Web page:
I woke up to thunder, lightening, and rain early Wednesday morning, had a pretty good day at work, despite all the news about the impending bad weather. I left work about forty-five minutes early, just in time to make it home soon after the Bootshusband got back and had a fantastic tangy chicken recipe I wanted to try, mixed veggies, and fried okra planned for supper followed by chillin' on the couch, catching up on our DVR recordings listening to the rain. (Prepositional phrases, anyone?)
My well-laid plans were cut short when the power went out. We were hearing reports of the tornado being pretty close to us so I shut the dogs in the bathroom and we hightailed it across the road to the church to hide out in the basement.
Boots went into full-on garbageman mode, calling all his fellow trash buddies, finding out all about the happenings. I just kinda chilled and listened to babies cry in the preschool department under the church, got kinda bored, tried to hunt a phone signal, but gave up on all that when Boots came busting in, "Daniel's house got leveled! I'm going up there!"
"You ain't leaving me!" I yelled back even though I knew that riding into a storm is never a good idea. Can't tell a hardhead nothing.
For those that ain't in the know, Daniel is Boots' oldest brother, he lives a couplefew miles from us, not too far, not too close. We kept his three chirrens for him a month or so ago and I love those kids because it only takes an ugly look to make them behave.
I kinda figured "leveled" was an exaggeration since Bootsy has been known to tell a tall tale every now and again. He tried to call Daniel, but the phones weren't working, probably because everybody and their mama was talking on them.
So we flew up the road and I mean flew literally. My little car was doing over a hundred, waaaaaaaaaay faster than I have ever dared drive it. I was terrified, imagining our sure and fast deaths. What if he wrecked us when we were going to go save his brother? How was that going to help?
Boots managed to get us there sans accidents, and we rode around with everybody else who were trying to find a way in to their homes and families. The police were turning people around at certain points, but people were parking their cars and getting out walking. It was getting dark and there were no street lights since there was no power, the darkest dark I've ever seen in the city. (City darkness is different than country darkness. I don't know how, it just is.)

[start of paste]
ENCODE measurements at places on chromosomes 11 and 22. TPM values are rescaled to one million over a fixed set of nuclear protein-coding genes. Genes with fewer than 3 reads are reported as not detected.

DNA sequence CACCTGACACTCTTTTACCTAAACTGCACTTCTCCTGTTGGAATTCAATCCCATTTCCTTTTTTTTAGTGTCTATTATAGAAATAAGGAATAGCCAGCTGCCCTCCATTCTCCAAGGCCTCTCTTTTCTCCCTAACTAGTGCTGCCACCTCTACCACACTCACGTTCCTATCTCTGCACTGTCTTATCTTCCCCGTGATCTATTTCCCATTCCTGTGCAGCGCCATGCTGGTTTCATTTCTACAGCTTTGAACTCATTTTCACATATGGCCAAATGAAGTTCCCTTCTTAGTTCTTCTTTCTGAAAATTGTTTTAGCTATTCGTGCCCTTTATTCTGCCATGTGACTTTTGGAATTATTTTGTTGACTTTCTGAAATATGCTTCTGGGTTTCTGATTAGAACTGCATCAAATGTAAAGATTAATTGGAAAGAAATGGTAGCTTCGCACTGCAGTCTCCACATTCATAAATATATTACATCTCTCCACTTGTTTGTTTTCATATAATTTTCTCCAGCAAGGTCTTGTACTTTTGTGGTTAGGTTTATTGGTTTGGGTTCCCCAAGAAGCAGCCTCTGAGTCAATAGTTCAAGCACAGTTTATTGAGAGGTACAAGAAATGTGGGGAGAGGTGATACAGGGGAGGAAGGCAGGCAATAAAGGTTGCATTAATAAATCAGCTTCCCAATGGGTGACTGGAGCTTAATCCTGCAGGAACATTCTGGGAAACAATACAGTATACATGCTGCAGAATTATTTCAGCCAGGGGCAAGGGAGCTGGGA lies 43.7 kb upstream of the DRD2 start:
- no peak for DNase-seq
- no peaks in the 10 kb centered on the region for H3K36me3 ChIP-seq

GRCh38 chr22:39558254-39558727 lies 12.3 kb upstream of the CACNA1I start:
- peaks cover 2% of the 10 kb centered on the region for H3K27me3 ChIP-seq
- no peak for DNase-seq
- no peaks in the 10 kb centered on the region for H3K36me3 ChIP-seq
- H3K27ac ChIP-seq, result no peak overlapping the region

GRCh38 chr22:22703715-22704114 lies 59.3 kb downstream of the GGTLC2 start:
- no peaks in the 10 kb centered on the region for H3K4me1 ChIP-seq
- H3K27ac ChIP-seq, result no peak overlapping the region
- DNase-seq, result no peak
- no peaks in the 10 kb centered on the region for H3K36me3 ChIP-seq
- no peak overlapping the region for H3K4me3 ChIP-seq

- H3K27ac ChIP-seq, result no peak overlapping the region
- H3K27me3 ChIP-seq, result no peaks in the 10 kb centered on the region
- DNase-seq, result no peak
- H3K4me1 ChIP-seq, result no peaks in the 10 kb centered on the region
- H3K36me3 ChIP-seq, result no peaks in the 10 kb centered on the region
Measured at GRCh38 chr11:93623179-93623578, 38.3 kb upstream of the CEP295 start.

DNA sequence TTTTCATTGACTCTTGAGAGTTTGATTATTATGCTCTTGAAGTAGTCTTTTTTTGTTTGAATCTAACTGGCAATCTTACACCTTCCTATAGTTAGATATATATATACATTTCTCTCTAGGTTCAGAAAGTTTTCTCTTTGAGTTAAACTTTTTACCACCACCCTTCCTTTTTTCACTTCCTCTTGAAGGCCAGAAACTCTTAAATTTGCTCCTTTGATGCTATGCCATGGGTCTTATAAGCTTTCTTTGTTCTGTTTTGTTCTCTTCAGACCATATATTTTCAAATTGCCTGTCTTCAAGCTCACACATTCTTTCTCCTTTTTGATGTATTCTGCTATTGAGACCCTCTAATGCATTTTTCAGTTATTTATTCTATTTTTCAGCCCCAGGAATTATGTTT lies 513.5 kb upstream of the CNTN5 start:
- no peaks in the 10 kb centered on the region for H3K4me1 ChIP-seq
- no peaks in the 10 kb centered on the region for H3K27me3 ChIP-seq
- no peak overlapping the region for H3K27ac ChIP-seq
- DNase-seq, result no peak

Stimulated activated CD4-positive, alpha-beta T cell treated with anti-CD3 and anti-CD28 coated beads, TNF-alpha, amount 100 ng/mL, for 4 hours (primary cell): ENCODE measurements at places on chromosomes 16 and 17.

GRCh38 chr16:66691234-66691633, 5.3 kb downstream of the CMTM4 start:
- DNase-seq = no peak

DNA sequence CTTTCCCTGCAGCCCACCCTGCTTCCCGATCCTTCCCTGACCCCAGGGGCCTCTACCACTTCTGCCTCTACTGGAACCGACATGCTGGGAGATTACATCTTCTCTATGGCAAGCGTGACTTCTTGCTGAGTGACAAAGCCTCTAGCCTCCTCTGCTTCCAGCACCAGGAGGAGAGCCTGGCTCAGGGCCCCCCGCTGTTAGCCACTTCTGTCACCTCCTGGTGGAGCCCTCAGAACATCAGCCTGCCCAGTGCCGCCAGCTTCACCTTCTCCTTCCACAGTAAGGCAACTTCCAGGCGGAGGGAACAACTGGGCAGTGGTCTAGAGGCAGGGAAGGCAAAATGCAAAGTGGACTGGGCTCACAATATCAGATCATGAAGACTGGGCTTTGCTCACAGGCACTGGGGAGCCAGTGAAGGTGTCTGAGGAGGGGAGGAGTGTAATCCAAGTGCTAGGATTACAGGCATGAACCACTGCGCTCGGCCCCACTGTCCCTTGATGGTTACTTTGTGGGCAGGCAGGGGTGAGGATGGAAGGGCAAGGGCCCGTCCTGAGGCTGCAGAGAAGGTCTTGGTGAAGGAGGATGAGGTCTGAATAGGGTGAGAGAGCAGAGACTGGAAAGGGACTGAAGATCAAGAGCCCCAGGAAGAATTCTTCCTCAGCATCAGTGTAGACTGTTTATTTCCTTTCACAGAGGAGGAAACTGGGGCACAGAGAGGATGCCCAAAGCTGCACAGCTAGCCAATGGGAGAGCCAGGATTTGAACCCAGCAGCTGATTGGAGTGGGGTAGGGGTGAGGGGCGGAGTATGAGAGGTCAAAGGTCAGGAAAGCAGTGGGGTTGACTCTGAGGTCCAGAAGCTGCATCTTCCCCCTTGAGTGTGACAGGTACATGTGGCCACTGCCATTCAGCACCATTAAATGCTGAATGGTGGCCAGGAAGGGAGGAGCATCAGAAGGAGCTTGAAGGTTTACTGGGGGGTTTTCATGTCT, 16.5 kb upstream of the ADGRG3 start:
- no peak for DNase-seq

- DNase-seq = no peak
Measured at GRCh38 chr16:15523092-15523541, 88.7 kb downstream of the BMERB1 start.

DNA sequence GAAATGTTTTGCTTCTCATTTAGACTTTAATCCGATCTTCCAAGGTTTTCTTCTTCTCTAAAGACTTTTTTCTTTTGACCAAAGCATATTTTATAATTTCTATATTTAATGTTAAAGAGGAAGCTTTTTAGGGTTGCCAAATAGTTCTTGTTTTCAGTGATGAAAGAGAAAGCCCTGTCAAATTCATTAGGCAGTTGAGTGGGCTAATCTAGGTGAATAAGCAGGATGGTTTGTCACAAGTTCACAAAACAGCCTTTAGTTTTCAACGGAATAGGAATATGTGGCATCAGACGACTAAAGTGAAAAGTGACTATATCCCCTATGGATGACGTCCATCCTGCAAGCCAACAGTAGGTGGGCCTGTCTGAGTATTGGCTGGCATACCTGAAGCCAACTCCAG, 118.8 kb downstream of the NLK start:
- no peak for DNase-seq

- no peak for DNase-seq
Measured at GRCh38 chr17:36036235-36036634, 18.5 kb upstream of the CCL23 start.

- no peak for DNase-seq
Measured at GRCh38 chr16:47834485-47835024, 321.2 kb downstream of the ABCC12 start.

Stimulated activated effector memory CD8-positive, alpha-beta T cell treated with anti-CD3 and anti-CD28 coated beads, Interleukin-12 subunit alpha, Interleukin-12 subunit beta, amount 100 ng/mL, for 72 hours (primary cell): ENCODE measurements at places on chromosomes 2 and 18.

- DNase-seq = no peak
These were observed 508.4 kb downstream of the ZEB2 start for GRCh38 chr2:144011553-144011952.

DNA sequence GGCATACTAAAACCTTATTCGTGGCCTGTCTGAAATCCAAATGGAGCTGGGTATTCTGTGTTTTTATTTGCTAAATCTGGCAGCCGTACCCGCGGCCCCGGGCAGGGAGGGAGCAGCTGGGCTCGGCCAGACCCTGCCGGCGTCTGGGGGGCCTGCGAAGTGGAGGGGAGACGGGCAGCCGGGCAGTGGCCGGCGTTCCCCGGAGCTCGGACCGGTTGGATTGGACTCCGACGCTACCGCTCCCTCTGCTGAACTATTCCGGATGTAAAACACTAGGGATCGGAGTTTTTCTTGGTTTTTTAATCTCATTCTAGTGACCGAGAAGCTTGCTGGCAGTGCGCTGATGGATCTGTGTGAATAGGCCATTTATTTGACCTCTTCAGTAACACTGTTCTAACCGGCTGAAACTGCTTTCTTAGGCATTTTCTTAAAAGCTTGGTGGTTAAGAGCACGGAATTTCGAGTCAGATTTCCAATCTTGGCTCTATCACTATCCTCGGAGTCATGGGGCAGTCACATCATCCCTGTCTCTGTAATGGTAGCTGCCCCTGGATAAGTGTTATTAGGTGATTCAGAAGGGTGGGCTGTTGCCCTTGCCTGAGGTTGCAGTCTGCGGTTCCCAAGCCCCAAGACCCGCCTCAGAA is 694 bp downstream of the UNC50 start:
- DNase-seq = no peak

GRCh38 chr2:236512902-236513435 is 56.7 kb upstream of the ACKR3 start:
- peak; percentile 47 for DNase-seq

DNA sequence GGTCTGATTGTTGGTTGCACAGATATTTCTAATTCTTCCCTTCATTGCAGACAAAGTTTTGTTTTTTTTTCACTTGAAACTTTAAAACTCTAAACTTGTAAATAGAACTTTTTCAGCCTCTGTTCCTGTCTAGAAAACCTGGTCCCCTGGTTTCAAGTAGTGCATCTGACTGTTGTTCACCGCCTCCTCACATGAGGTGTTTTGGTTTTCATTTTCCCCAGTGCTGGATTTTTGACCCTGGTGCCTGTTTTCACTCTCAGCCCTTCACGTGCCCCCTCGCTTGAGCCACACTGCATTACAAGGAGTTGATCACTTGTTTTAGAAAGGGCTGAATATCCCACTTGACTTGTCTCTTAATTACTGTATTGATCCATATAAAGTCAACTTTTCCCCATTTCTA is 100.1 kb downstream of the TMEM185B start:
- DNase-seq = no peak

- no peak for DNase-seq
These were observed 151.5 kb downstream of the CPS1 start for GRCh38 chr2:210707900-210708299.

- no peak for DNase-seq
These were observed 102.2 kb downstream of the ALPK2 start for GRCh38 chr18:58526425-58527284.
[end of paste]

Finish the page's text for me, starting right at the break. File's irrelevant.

We tried calling Daniel on our cell phones, but the towers were jammed up with everybody else having the same idea so no calls or texts would go through. Boots was past the point of frantic and had shot my nerves to you-know-where and back. We drove the permissible roads, trying to find the checkpoints they were sending people to find their family members. I was left to watch the car, while Boots jumped out to interrogate the cops and find out anything he could.
I was kinda nervous because I know how psycho people can get in the face of natural disaster, like post-Katrina in New Orleans, so I had my eyes on the
Panic, panic, panic, don't panic, don't panic.
I'm like a crazed dog locked in a car, looking out all the windows in every directions, sure that something or somebody is about to come get me. After a few minutes. Boots runs up and gets in the car, Daniel following right behind him. Luckily, Daniel saw Boots first and yelled for his attention and they found each other, despite the cell phone difficulties.
Obviously shaken and almost to tears, "Man, am I glad to see ya'll," was about all he could say. He directed us to his friend's house where his boys were being looked after and we joined them all in hiding in the basement to wait out more possible storms that we heard were coming.
The boys were laying on a pallet of car carpet on the basement floor and covered up with a sheet. Their daddy was so glad to see them again, hugging and kissing, telling them he loved them over and over again. They seemed ok, but you could definitely tell that he was still really shaken up over the the afternoon's event.
While we waited for the hard rains to pass and make sure all the tornadoes were gone, Daniel told us The Story.
He'd had no power most of the day, but it came back on a few hours before the storm hit. He and his boys were in the basement, watching the news when debris started falling around the house outside and he got worried. He yelled at his boys to get under the stairs and threw all of their toys out from under there. He threw pillows at them and yelled for them to sit on them, running to get the mattress off of the spare bed in the same room.